December 2, 2010 — December 2, 2010

making things

In 2010 I just created my first major scene for Rjdj. Rjdj was an awesome app for iPhone, iPad and Android that made hallucinatory music in interaction with the sounds in your environment, and which adapted in response to you jiggling and jabbing your phone. A little psychotic break in a box! But it’s now defunct. 😢

That scene was called “Feral”. It was a birthday present for Miriam Lyons. You could download it for free from the Rjdj site.

Figure 1: Feral art

1 The blurb

Even in your basement office, spores seep in from the outside. Boards warp, microscopic creatures breed in the carpet, and vines strive toward the warmth of your skin. The city evolves too.

In the distance the mating cry of the automobile, and beneath the pavement, the swamp.

Figure 2: Winning the bet about whether the mud goes all the way down.

2 How (and why) it works

Figure 3: Taman Negara is an ancient and eldritch rainforest.

After I last came back from the jungle in Malaysia last year, I was amazed by the constant thrum of noise in the jungle. (Radiolab did a cute show about this, by the way) When I looked at the spectrogram of what was going on there it was even more crazy.

Figure 4: Jungle spectrogram, Taman Negara, Malaysia, midnight.


Different creatures — birds, insects, people — colonise different frequencies in the audible spectrum, calling out to each other in warning, mating cries, hunting cries. I couldn’t help comparing it to the radically different soundscapes of the cities that I’d been staying in recently — Bandung, Berlin, Sydney, Santa Fe — and the different creatures that filled up the spectrum there. Motorbikes, brakes, fruit vendors. The predators and prey in the urban ecology have such a similar tenor. I wanted to create and experience that would bridge the gap between them.

Figure 5: Drink vendors and motorbikes at the local park in Jakarta

The simpler part, the background sounds, are basic granular resynthesis of field recordings. I’m pretty proud with the detailed tweaks to make it sound good, but it’s not too complicated a way of generating endlessly shifting landscape of sounds generated from simple reshuffling of the sounds. A lot of these are from my travels in South East Asia, so if there is any secret here, it is that one should carry a decent digital recorder when in the mountains of Java. (If you like the rebab recordings, you can thank the amazing Sundanese multi-instrumentalist Zimbot, whom i recorded in Bandung, West Java. He and I have done other collaborations. Book this guy for a touring show. He’s bloody amazing.)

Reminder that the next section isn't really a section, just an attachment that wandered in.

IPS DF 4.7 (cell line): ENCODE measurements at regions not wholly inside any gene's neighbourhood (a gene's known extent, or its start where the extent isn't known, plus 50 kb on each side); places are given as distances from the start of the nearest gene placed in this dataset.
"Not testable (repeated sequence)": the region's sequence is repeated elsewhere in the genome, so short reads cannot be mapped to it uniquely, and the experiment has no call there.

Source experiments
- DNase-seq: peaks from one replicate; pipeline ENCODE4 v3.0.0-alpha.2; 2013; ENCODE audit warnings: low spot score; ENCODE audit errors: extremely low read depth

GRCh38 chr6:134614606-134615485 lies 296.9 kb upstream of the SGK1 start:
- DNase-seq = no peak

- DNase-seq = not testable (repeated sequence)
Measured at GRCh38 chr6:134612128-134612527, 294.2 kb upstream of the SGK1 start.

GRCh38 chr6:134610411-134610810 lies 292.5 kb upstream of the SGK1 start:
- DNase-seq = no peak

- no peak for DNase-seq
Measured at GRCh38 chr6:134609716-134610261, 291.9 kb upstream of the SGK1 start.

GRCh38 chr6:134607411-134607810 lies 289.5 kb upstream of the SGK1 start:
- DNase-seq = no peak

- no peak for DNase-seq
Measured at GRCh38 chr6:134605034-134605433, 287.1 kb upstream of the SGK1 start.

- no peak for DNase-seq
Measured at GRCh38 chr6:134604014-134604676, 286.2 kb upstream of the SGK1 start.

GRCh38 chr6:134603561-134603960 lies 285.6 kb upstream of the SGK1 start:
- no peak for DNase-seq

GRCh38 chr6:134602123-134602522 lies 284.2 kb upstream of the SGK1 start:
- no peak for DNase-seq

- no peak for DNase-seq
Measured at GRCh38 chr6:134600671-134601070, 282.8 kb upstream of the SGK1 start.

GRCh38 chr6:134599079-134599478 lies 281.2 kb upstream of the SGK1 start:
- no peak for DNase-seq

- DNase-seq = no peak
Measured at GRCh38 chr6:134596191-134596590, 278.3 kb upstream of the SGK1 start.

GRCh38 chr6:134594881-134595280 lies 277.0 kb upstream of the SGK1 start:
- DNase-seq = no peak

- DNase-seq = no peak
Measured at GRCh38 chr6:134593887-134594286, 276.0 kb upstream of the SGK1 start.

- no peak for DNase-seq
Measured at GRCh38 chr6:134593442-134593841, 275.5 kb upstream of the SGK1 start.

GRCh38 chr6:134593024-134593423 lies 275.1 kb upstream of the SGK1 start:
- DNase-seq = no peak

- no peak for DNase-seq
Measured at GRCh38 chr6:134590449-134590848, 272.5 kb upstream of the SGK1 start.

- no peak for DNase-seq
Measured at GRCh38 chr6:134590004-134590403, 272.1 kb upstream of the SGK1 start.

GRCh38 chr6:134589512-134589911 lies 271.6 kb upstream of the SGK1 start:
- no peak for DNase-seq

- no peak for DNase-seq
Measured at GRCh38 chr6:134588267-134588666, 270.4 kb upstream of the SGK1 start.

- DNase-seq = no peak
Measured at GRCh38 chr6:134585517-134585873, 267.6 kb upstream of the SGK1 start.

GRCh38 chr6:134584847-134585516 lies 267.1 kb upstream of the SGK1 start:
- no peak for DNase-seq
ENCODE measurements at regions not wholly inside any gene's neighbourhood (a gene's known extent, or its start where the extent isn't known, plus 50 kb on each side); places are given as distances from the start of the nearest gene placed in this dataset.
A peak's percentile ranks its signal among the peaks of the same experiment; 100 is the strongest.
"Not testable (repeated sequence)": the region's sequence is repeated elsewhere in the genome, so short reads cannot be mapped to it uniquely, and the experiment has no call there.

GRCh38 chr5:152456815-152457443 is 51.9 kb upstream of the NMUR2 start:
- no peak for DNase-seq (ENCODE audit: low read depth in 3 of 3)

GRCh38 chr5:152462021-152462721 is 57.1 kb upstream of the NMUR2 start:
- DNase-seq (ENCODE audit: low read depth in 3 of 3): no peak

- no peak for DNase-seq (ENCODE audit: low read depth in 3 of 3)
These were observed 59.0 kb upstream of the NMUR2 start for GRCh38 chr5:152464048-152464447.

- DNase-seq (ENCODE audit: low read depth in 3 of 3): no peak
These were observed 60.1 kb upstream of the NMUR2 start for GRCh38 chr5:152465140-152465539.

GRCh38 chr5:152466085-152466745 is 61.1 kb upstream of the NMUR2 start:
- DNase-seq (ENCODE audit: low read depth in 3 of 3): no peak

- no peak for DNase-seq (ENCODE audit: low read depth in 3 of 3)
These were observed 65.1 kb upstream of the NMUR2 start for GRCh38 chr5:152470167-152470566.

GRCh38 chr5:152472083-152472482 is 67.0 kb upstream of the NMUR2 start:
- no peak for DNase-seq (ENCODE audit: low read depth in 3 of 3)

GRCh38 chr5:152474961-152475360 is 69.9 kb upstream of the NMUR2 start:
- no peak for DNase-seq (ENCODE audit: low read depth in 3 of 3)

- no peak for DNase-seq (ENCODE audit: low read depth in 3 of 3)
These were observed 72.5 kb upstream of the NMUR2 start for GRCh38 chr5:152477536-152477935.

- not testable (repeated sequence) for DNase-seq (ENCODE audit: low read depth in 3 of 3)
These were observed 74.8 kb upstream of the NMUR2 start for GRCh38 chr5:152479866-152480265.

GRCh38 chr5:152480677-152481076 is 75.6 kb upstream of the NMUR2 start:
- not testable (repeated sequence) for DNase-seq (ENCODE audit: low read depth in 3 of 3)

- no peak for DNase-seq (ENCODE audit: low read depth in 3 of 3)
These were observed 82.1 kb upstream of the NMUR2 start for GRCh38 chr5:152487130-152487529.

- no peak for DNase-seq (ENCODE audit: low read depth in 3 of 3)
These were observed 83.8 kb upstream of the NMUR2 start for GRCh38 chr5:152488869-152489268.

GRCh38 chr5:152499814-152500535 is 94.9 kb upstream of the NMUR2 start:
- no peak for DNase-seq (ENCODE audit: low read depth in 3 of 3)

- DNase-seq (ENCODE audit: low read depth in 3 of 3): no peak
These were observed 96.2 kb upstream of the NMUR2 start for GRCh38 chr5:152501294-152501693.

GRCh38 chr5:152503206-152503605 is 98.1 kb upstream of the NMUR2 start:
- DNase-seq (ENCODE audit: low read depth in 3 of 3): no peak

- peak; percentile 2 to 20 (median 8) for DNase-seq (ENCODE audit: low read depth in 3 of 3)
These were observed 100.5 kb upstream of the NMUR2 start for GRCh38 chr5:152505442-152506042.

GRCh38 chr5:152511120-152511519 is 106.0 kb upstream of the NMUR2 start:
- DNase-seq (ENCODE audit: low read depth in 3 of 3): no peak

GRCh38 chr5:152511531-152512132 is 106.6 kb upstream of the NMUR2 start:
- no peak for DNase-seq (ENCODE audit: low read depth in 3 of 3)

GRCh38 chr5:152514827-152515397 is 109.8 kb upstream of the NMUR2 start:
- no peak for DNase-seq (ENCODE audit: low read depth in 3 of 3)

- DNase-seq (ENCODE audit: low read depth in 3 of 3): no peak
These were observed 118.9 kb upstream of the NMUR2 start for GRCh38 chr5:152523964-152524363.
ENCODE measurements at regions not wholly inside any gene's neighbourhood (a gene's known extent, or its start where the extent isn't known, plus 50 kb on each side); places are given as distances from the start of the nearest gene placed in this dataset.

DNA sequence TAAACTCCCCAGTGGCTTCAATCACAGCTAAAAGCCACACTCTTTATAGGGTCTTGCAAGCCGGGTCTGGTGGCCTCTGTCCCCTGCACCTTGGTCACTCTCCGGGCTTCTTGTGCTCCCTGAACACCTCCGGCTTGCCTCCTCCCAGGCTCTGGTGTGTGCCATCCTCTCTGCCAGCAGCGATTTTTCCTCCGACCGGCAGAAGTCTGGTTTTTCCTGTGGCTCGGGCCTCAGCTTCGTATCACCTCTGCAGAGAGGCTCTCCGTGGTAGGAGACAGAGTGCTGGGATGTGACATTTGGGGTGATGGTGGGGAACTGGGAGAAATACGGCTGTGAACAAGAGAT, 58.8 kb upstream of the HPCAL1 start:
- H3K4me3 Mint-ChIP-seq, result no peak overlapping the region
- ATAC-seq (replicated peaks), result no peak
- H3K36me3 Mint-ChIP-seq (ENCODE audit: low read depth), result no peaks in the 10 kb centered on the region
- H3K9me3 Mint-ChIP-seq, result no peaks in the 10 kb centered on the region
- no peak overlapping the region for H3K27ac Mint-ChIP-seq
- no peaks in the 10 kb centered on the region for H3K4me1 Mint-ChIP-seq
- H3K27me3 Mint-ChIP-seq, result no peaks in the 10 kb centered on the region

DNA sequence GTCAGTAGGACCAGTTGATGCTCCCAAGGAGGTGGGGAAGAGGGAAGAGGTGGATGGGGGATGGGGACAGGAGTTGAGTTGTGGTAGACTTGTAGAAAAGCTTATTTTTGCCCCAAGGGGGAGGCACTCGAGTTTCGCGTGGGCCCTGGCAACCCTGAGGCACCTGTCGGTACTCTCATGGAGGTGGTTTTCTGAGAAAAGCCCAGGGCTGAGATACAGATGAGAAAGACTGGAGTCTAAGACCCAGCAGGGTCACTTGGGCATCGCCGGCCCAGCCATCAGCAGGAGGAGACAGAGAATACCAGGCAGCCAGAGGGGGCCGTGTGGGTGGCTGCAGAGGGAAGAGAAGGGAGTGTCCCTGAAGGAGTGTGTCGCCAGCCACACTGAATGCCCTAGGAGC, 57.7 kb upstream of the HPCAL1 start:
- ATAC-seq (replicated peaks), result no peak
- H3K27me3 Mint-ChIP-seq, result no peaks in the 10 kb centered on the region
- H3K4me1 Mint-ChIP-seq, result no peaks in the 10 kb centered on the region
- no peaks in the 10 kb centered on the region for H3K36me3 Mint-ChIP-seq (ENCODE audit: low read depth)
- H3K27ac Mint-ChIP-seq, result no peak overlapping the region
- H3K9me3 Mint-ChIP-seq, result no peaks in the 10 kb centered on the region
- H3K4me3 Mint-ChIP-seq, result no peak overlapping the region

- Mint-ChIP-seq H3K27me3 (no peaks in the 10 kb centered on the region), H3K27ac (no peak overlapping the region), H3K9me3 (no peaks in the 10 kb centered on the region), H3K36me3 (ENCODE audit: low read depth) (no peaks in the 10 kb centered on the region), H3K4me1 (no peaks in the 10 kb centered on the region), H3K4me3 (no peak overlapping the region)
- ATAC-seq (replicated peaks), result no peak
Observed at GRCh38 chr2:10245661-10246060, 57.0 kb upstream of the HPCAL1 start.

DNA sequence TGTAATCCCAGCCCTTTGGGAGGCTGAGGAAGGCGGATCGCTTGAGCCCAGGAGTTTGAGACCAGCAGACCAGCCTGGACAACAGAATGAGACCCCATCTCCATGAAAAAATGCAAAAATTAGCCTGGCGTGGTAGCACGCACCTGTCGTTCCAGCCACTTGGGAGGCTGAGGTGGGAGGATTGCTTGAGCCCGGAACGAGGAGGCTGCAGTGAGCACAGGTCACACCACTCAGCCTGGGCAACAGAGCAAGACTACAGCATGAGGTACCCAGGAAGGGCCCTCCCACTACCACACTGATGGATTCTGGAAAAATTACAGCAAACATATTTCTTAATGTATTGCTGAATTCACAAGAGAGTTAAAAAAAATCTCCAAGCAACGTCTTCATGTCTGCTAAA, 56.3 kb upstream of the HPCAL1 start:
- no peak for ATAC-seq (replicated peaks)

The more complex thing is the “birdsong”. That’s in part real birds, but also cows and bees and people and other things, shuffled using a dynamically-generated Markov chain. This is the subtler and more complicated thing, but I think it’s what makes this work. Markov processes are closely related to Finite State Machines and thus Type-3 languages in the Chomsky hierarchy- the so called “Regular languages”. This is a family of languages a couple of rungs below what you and I, as humans, speak.

Figure 6: One of the birdsong models from the Zin paper

If you browse that Jin and Kozhevnikov article above, you’ll see that they have successfully represented even the most complex birdsong as a Markovian process. This is suggestive of birds having “languages” but of a more pared-back variety than ours. Best of all, it’s a variety of language that’s easy to generate in real time, unlike human conversation. So that is what this app does. When it hears passing birds, or car horns, voices, whistles, whatever, it will record them and then try to respond, by playing a custom Markovian “mating call” straight back, resynthesized and warped a little. Carry it around for a while and you’ll hear people’s voices in the mix too, warbling and stuttering at you, stripped back from human language into something a little more primal.

Predator, prey, or mate?